Sigma Xi Statement - Richard W. Berry

Richard W. Berry, San Diego State University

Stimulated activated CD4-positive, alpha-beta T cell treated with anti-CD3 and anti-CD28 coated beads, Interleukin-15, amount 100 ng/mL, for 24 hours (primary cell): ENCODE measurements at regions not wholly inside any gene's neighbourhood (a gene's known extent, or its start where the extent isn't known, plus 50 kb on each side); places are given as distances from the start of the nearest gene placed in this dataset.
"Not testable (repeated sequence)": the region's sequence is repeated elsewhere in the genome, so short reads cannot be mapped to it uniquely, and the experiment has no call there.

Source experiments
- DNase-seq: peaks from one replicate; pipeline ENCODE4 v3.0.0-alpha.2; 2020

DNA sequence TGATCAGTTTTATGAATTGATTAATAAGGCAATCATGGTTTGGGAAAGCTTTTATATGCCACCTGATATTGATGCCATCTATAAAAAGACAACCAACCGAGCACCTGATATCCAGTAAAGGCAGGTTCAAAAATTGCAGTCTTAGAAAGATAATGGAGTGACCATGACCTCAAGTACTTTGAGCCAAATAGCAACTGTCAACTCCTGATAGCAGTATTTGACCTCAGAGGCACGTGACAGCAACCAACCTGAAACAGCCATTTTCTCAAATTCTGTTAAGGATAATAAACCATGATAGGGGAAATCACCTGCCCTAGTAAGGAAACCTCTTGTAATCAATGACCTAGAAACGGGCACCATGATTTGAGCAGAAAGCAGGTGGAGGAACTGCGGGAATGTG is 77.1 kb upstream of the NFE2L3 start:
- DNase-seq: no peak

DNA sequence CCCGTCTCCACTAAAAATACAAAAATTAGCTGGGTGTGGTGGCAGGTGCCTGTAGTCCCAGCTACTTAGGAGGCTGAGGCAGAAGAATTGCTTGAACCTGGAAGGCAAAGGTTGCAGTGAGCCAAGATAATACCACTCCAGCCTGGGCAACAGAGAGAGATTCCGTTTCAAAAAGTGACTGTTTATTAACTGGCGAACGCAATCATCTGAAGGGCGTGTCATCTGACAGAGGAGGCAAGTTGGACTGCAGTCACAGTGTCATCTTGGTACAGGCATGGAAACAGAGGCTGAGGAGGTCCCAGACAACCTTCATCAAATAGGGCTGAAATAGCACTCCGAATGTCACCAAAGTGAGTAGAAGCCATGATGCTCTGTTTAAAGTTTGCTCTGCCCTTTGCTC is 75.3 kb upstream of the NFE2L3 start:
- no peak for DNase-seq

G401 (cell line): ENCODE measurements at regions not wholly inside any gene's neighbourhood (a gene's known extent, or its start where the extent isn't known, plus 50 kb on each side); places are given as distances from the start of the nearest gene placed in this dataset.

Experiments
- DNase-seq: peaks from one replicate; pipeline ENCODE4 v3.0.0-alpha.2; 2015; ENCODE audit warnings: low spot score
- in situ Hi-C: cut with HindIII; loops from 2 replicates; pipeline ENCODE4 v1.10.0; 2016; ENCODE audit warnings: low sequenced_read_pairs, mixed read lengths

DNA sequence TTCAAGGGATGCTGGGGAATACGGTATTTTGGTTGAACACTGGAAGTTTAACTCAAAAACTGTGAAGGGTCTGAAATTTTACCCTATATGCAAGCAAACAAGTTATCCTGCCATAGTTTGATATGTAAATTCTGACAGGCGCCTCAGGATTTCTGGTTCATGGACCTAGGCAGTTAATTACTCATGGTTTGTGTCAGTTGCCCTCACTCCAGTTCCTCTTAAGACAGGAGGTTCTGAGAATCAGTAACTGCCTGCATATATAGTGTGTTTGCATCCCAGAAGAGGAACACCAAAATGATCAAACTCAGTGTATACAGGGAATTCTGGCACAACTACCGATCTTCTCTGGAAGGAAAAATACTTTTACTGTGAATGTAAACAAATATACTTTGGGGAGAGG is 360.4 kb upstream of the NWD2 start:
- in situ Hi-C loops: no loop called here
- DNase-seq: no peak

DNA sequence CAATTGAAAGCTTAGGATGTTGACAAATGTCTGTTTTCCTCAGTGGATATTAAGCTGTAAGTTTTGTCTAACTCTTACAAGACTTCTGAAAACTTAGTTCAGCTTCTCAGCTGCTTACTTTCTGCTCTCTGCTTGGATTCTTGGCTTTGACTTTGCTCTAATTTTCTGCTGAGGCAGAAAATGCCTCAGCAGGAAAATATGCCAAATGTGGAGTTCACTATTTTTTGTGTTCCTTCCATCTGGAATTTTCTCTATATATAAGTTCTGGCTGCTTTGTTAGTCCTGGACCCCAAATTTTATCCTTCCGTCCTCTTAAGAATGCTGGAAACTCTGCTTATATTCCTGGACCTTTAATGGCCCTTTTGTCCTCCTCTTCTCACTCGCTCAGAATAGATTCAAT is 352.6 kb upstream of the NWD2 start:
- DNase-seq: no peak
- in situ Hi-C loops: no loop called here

Building confidence of faculty in using assessment tools and strategies. During much of my teaching career I have used exams, term papers and reports with grades assigned on the basis of a mixture of objective and subjective criteria. I gradually became dissatisfied with the sole use of traditional teaching and assessment methods. In my areas of teaching (geology majors, general education students, and public school teahers in preparation) I responded to the dissatisfaction by introducing as many "hands-on" classroom activities as possible and by varying assessment techniques so that students would not be unfairly assessed through use of a single tool. While vice-chair of the California science Curriculum Framework and Criteria Committee I developed an active interest in the results of research on how the brain functions during learning. It became clear that individuals acquire data and process information in a variety of ways and demonstrate what they have learned in ways that are different from each other. This encouraged me to continue to adjust my own teaching and assessment techniques. Authentic assessment used problem solving that was as close as possible to real life situations in order to assess students' acquisition of knowledge by their ability to apply what had been learned. Whenever possible, students were evaluated on the bases of their performances rather than on regurgitated factoids. In order to be flexible and also quantitative in assessment, rubrics were found to be an important tool. I was unfamiliar with rubrics as used in education until three years ago. Most of my university colleagues remain unfamiliar with them (except for those in schools of education). Since my retirement in June, 2001 I continue to try to share my new-found assessment experiences as well as increase my understanding of how assessment can best be accomplished. I gave an invited lecture about United States' science education at the July, 2001 meeting of the International Clay Conference in Bahia Blanca, Argentina. I will participate in the June, 2002 workshop associated with the national meeting of the Clay Minerals Society where I will introduce university faculty and other interested persons to rubrics, their construction and application. Simplicity and power of rubrics used to support university teaching will be emphasized. I have been invited to contribute to and coordinate contributions of others to a chapter devoted to teaching clay science that will be part of the Handbook of Clay Science being compiled by European clay scientists for publication in Europe some time in 2003. Public school systems are ahead of most universities when it comes to learning assessment procedures. As a result of my ongoing service on the Lakeside Union School District Science K-8 Committee I have become convinced that university educators have much they can learn from the experiences of their counterparts in public school systems. I would benefit greatly from the opportunity to join the roundtable on Assessment in the Service of Student Learning and hope that I would be able to contribute, as well.